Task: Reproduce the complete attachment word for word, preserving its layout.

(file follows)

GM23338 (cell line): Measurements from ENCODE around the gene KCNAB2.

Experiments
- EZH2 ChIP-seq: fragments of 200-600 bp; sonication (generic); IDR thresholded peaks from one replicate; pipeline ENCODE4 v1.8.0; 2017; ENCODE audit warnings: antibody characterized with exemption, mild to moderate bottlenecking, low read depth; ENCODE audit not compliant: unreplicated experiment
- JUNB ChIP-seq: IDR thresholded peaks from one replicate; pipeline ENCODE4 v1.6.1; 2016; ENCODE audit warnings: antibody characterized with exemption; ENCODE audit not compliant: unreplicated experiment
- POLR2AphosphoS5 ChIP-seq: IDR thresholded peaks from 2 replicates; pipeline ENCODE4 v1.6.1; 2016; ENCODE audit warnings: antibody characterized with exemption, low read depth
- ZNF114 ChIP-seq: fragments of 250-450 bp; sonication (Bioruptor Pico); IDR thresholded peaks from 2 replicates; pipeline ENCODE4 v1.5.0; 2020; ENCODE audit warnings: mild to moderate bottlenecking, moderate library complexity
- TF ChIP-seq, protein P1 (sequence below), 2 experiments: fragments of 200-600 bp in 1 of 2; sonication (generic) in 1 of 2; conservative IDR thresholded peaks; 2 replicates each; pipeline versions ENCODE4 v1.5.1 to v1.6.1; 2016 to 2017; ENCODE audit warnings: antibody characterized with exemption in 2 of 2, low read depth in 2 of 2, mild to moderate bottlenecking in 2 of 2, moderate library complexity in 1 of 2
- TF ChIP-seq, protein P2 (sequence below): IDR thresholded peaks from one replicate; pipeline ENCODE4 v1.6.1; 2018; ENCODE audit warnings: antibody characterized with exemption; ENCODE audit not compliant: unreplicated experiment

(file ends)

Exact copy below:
GM23338 (cell line): Measurements from ENCODE around the gene KCNAB2.

Experiments
- EZH2 ChIP-seq: fragments of 200-600 bp; sonication (generic); IDR thresholded peaks from one replicate; pipeline ENCODE4 v1.8.0; 2017; ENCODE audit warnings: antibody characterized with exemption, mild to moderate bottlenecking, low read depth; ENCODE audit not compliant: unreplicated experiment
- JUNB ChIP-seq: IDR thresholded peaks from one replicate; pipeline ENCODE4 v1.6.1; 2016; ENCODE audit warnings: antibody characterized with exemption; ENCODE audit not compliant: unreplicated experiment
- POLR2AphosphoS5 ChIP-seq: IDR thresholded peaks from 2 replicates; pipeline ENCODE4 v1.6.1; 2016; ENCODE audit warnings: antibody characterized with exemption, low read depth
- ZNF114 ChIP-seq: fragments of 250-450 bp; sonication (Bioruptor Pico); IDR thresholded peaks from 2 replicates; pipeline ENCODE4 v1.5.0; 2020; ENCODE audit warnings: mild to moderate bottlenecking, moderate library complexity
- TF ChIP-seq, protein P1 (sequence below), 2 experiments: fragments of 200-600 bp in 1 of 2; sonication (generic) in 1 of 2; conservative IDR thresholded peaks; 2 replicates each; pipeline versions ENCODE4 v1.5.1 to v1.6.1; 2016 to 2017; ENCODE audit warnings: antibody characterized with exemption in 2 of 2, low read depth in 2 of 2, mild to moderate bottlenecking in 2 of 2, moderate library complexity in 1 of 2
- TF ChIP-seq, protein P2 (sequence below): IDR thresholded peaks from one replicate; pipeline ENCODE4 v1.6.1; 2018; ENCODE audit warnings: antibody characterized with exemption; ENCODE audit not compliant: unreplicated experiment